Sunday, August 11, 2013

No One Like Jim

Today (Sunday) we lost one of the best professionals I've come across in my 20-plus years in journalism.  Former Arizona Republic Phoenix Coyotes beat writer Jim Gintonio died of cancer.  I first remember Jim by reading his Media column in the Republic when I was in high school and college.  As a radio guy, I wouldn't miss it. It was good fun to see who he was going to criticize next.  During this run as a media critic, he got the name "Gin Tonic" by a valley personality who he wrote about on occasion.  I first met Jim when I started covering the Coyotes for then Metro Networks back in 2004.  He was always great to me, even though I gave him more crap then anyone in this business.  Mostly because he let me do it and give it right back to me.  It was never personal between he and I, it was more schoolyard picking on and I loved it.  I have a few stories about Jim I'd like to share. 

It's amazing the relationships Jim had with people and the players he covered.  Believe it or not, former Coyotes goaltender Ilya Bryzgalov loved Jim.  Well, loved to pick and have fun with him. Bryz was just a different dude.  Another one that liked to have fun with him was former Coyotes forward Danny Carcillo.  He maybe was one of the most ruthless toward Jim. His last year with the Coyotes, he purposely stopped by the Blackhawks locker room to say hi to Danny.  Carcillo was working out post game in the hallway when they saw each other.  Danny tells him in mid-stretch "hey Jim..I heard you were's about time." Jim returned with "when was the last time you played man." Carcillo was a scratch for a few games that season.  I laughed after he said it and we walked back to the media center and I told him that may be the funniest thing I'd ever heard him say.  Jim says "He loves me."

One thing I admired about Jim is he never wanted any attention on him, right until the end.  The night the Coyotes presented him with a jersey with his name on it, signed by the team he never stopped smiling.  I guess he never knew he was thought of the way the team thought of him.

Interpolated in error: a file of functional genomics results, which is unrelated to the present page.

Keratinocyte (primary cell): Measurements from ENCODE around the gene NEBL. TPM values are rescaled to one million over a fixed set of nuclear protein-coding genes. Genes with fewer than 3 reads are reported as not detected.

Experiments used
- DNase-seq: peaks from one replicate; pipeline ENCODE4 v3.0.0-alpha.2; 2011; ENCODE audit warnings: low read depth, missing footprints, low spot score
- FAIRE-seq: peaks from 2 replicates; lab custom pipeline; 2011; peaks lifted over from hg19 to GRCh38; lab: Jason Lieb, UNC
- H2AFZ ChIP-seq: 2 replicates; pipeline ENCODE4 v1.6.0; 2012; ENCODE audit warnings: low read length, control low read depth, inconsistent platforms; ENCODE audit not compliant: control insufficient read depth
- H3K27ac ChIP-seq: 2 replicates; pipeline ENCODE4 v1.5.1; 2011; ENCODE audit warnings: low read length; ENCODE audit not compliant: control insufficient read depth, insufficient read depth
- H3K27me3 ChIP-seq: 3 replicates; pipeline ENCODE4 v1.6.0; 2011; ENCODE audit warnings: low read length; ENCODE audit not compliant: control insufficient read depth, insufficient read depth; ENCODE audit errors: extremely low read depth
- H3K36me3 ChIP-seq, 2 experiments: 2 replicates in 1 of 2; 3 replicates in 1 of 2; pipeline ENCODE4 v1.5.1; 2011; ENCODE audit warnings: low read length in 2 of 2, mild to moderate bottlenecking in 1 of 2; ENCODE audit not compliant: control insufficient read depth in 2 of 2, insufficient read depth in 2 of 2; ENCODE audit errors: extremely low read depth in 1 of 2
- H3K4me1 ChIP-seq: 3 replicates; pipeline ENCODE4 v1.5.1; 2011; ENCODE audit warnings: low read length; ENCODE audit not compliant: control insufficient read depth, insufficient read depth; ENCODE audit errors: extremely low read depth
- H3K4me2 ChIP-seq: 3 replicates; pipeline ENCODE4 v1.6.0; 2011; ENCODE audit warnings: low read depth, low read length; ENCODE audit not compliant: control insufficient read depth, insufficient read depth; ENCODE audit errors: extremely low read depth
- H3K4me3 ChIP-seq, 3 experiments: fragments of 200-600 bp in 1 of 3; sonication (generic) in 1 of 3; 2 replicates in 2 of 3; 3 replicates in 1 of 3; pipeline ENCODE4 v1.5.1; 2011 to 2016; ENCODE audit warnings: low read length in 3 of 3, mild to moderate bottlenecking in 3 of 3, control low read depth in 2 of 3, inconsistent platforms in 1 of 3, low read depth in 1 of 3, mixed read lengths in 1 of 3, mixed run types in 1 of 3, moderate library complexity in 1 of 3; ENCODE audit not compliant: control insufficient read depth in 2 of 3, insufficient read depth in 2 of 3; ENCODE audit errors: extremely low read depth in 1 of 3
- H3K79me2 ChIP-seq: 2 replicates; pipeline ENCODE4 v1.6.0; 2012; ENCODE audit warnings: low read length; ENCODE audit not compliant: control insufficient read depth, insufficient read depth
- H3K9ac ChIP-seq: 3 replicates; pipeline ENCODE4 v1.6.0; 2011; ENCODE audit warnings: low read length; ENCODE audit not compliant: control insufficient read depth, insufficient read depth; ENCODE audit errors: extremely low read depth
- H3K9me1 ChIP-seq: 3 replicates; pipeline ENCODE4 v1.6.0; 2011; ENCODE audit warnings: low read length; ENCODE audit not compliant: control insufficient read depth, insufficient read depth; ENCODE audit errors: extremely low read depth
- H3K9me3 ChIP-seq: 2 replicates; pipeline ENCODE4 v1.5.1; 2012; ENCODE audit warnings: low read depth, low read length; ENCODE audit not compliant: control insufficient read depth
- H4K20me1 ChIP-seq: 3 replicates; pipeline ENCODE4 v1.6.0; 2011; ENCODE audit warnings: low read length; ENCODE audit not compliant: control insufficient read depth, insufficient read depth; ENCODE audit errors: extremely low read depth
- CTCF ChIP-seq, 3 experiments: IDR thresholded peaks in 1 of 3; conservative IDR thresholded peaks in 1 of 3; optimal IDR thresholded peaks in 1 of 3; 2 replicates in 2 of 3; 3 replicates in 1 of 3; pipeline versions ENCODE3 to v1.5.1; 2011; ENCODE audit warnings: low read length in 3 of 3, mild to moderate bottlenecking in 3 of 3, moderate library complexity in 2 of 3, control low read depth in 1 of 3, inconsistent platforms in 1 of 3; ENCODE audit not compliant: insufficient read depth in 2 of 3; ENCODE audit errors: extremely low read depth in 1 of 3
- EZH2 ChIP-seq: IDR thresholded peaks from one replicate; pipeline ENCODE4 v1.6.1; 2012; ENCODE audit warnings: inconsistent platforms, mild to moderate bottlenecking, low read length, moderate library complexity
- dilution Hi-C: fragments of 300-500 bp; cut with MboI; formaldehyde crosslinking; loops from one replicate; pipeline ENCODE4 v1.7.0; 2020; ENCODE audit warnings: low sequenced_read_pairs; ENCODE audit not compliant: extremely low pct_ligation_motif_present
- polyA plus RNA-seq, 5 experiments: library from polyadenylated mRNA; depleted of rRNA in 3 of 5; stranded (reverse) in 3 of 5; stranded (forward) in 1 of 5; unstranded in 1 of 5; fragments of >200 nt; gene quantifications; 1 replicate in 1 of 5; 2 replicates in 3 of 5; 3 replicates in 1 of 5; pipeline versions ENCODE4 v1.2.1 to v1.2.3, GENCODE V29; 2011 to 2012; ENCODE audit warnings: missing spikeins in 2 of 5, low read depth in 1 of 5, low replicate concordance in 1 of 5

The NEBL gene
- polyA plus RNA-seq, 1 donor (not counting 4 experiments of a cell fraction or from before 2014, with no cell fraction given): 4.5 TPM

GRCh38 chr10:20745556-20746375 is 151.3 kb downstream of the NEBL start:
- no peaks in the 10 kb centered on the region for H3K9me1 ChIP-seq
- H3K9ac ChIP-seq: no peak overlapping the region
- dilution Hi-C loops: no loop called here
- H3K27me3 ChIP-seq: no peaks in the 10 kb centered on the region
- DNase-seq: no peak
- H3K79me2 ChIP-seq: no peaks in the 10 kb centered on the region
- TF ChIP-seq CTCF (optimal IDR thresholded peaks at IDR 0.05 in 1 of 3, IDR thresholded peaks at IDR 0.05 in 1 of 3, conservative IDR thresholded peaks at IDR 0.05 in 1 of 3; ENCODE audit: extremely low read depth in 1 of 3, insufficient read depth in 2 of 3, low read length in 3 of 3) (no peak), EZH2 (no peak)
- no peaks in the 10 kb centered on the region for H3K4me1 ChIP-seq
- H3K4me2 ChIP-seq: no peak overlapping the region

Of all of the memories of Jim, this one is my favorite.  If the Coyotes, or the opposing team, made him rewrite his story late in the third period this phrase came out of Jim's mouth. "Those no good rotten bastards!!" Now..that could be directed to someone on the opposing team, Bryz, the refs, or on occasion his computer.  He had a love hate relationship with his work computer, mostly hate.  It will be a while, if ever, until I walk into the media center at Arena and not hear "you no good rotten bastards" especially late in the game.  That killed me..every time. 

Jim was friends with everyone.  We all knew him, loved him and respected the hell out of him.  Not only that, travelling beat writers liked Jim too.  Jim would go out of his way to update them on Coyotes stuff if they needed it. 

Toward the end of is career, Jim discovered Twitter and Facebook.  You never know when you would hear from Jim, but I always knew I would.  Even if it was something simple like mentioning the attendance from a D'backs game, when he would chime in with "did you count them?" It was a cool avenue for Jim, one that I'm not sure he totally got a grasp of, but had fun with.  As I write this the word "gintonio" is trending on Twitter in Phoenix.  That's the first time Jim has been trendy. Had to take the final shot my friend.

Now for one more.  One year he got an intern from ASU to help him during games.  Some blonde-haired girl from Canada that lived hockey.  I mean this girl came in blazing the sport.  She was from Edmonton and knew what she wanted to do.  Jim took her under his wing and showed her the ropes.  From covering the team daily to game coverage.  After a while you just saw this girl was pretty good, really good actually.  So one day I asked Jim, "so, it's been a few weeks, what do you think of Sarah."  He looks down, smiles and says "she's good, definitely knows the game and probably will cost me my job..(laughing)."  Of course, smart ass me says "we can only hope so."  Jim knew as Sarah got the gist of things around the arena and the team that when he decided to retire, or the paper decided for him, that the job of beat writer for the Coyotes was in more than capable hands.  Sarah, if you are reading this, he thought the world of you and enjoyed the time with you very much. 

When I say he was humble, he was.  When he was diagnosed with cancer, he didn't talk about it much with a lot of us.  I'd be a pest and ask him how things were with treatment and everything.  He was very short with me but thanked me for asking.  Last season, the Coyotes gave him passes to come to a game with his girlfriend.  He told me then that he was going to stop chemo and just enjoy life.  An angel came to his side in the woman in his life.  I never saw him smile as much he did when he was with her.  She made his final days the best of his life, I can just tell. 

Finally, one thing I learned from Jim is this. He was never ego-driven, high and mighty and full of himself like some are in this profession.  Jim lead by his actions and his work.  He was a good writer and even better person and if I can live out my days as good as Jim did, I'm a lucky, lucky man.  Good bye my friend.  You were a good guy and games at Arena won't be the same without you around even if it was chiming in on social media.  Thanks for your friendship over the years. 



  1. Broke down reading because it is so spot on. I recognize my own relationship with Gintonio in yours. I reminded of that old Beatles line, "And in the end, the love you make is equal to the love you take." Jim would be humbled to see, for all the crap he took so willingly over the years, the overwhelming amount of love for him from his media colleagues and elsewhere. -- Tom Blodgett

  2. Well written Dave. Captured Jim very well. I think he knew we all loved him Blodge ... hope so.